NEW YORK – With the latest round of arrests of Catholic leaders in Nicaragua and the continued imprisonment of Bishop Rolando Álvarez of Matagalpa, Archbishop Thomas Wenski of Miami has said the dictatorship of President Daniel Ortega has gone “off the rails.”
“It’s a deteriorating situation where the government is persecuting the church, and it’s hard to see what the end game of this is,” Wenski said of Nicaragua in a Jan. 2 television interview with WPLG Local 10 News, adding that “this is a dictatorship, to be sure, it’s also one that’s off the rails.”
Wenski has close ties to Nicaragua with south Florida’s proximity to the Caribbean nation, and the fact that Miami has the largest Nicaraguan population of any American city. Last year, a number of political prisoners released by the Nicaraguan government and flown to the U.S. settled in Miami, with Wenski offering them long-term housing at a local seminary.
The latest news out of Nicaragua came in the final weeks of 2023, when the Ortega regime heightened its crackdown on local Catholic leaders. Bishop Isidoro del Carmen Mora Ortega of Siuna, Nicaragua, was arrested on his way to celebrate a local confirmation on Dec. 20. According to local reports, the arrest came the day after he said at a Mass that the nation’s Catholic bishops’ conference is united in prayer for Álvarez.
In addition to Mora, 15 priests and two seminarians were arrested in the final days of 2023.
On Jan. 2, the U.S. State Department issued a statement condemning the Ortega regime.
“In addition to Bishop Álvarez, many religious leaders remain unjustly detained in Nicaragua, including fellow Bishop Isidoro Mora and several priests,” the statement reads. “The Ortega-Murillo regime continues to impose severe restrictions on religious communities and deny Nicaraguan citizens the ability to freely practice their religions and express their beliefs.”
On Álvarez, the statement notes that he has been “unjustly incarcerated” for more than 500 days. It adds that during that time the Nicaraguan authorities have kept him in isolation and blocked any independent evaluation of the conditions of his imprisonment. It also said staged photographs and videos of Álvarez published by the Nicaraguan government “only increase concerns about his well-being.”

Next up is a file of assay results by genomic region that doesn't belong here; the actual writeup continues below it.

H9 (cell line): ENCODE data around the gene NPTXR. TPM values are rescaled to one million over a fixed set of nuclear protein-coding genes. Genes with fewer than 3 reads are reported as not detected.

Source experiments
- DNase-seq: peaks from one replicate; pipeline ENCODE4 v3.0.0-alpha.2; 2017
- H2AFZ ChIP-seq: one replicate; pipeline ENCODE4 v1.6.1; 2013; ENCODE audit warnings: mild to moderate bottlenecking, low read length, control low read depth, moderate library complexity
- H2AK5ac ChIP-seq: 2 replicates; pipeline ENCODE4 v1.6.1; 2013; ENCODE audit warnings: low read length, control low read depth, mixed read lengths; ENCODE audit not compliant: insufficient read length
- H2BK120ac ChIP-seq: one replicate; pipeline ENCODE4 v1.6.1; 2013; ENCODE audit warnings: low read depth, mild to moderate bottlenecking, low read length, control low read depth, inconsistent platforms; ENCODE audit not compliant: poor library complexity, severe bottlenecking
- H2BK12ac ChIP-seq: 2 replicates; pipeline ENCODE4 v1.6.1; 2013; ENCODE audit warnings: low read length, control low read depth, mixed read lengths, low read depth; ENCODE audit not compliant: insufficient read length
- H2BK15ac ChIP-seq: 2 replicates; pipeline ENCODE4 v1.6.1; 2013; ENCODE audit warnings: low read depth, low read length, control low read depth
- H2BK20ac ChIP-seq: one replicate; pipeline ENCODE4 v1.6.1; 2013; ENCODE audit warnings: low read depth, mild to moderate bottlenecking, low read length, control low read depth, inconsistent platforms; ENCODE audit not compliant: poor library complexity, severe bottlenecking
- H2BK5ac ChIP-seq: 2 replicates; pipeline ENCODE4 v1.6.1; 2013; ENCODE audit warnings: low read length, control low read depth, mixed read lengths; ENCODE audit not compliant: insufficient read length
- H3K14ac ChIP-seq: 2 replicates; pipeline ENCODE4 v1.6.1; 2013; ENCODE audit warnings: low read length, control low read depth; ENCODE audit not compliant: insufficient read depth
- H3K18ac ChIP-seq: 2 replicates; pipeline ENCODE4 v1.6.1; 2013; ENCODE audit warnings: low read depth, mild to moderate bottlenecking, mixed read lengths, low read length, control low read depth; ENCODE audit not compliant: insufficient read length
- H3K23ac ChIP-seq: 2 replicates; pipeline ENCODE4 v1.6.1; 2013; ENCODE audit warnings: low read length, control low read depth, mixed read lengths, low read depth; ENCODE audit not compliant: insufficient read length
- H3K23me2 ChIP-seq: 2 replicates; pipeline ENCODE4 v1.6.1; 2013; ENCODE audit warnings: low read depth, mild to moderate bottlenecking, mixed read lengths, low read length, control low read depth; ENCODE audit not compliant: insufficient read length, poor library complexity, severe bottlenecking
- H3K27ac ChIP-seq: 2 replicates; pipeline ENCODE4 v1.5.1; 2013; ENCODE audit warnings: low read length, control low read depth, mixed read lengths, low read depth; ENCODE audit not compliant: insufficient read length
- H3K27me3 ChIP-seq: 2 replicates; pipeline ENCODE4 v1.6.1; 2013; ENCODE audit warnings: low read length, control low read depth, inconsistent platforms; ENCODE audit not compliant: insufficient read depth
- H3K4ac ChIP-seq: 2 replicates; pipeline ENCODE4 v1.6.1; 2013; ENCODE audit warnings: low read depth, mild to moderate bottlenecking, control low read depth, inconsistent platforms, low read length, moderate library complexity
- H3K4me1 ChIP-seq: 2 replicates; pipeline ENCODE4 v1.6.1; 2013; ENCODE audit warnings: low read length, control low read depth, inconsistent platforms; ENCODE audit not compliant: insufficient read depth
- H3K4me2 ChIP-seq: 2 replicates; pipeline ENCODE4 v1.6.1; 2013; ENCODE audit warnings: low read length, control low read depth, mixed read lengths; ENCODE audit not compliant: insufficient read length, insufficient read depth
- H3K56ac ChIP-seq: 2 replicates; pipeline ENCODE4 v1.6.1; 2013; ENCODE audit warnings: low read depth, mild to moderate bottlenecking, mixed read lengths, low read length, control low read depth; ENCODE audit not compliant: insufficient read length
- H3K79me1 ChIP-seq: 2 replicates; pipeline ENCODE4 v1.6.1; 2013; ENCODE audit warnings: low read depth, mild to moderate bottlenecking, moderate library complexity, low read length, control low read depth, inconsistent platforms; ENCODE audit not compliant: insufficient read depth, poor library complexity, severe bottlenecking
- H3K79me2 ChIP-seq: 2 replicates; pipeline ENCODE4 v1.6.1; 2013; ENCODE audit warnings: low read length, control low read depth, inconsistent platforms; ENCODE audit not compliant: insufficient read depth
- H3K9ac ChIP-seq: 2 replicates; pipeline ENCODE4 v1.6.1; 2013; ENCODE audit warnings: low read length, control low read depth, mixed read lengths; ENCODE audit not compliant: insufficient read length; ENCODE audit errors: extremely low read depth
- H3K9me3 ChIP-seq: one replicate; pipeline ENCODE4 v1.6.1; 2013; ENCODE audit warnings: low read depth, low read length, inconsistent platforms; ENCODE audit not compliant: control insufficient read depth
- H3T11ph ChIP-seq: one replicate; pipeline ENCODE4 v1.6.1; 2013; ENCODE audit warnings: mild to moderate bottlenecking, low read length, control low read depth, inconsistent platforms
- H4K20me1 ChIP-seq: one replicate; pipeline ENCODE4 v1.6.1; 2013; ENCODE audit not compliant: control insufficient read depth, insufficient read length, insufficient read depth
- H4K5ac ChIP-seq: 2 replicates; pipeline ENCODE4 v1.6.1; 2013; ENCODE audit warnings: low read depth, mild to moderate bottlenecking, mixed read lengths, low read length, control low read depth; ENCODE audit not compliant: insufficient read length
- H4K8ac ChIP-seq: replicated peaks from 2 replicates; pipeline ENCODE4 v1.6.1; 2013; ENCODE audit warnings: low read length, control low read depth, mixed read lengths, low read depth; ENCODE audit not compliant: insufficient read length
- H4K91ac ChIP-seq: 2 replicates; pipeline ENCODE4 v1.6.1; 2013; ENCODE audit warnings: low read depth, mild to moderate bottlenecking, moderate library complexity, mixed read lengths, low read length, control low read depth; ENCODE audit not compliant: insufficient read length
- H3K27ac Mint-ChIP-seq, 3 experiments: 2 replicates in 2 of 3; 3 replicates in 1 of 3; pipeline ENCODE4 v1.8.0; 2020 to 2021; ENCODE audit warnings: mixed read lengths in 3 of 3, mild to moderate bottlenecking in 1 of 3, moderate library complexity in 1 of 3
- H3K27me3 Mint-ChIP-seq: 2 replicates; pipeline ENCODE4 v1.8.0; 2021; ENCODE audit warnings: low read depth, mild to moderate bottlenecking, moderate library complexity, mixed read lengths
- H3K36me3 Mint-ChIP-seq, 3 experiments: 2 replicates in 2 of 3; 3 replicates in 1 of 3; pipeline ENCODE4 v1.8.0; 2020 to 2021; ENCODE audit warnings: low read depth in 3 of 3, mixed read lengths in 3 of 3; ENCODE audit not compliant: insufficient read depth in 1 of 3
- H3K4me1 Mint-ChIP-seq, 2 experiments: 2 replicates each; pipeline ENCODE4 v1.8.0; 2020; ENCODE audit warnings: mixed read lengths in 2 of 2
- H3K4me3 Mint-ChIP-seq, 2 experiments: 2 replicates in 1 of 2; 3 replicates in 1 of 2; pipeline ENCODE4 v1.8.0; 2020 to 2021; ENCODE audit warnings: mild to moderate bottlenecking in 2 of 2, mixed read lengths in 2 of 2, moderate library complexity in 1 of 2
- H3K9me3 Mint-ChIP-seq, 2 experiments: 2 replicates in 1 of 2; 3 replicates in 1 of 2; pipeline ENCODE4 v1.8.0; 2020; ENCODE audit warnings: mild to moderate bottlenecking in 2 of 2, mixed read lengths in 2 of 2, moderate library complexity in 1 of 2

“We once again call on the Nicaraguan government to release Bishop Rolando Álvarez immediately and without conditions,” the State Department said.
Photographs were recently published of Álvarez receiving a medical checkup. Commenting on the photos, Nicaraguan Auxiliary Bishop Silvio José Báez of Managua, Nicaragua – who is currently in Miami, where he has been since he was exiled in 2019 – said that no one is fooled by the images into believing Álvarez is being treated humanely.
“May the dictatorship not think it cleans its crime by staging Bishop Rolando Álvarez in a new cynical, and disrespectful setup,” Báez said in a statement. “Understand that no one believes them! The only just thing is for Bishop Álvarez to be released, along with Bishop I. Mora, seminarians, and priests.”
The Nicaraguan government has not said anything on Álvarez or the other arrests.
Last February, Álvarez was sentenced to 26 years in prison by the Nicaraguan government. He also incurred a loss of citizenship, and was given a large fine on charges of treason, undermining national integrity and spreading false news. The charges are one of many actions the Ortega regime has taken against Catholics since 2018, when widespread protests of the government broke out.
Wenski also spoke on Nicaragua in his homily at a Christmas Mass, listing it with a group of countries that seem without hope as people continue to flee.
“Haiti, Cuba, Venezuela and Nicaragua, countries near to us – and certainly, dear to many of us – are seemingly without hope as hundreds of thousands flee,” Wenski said.
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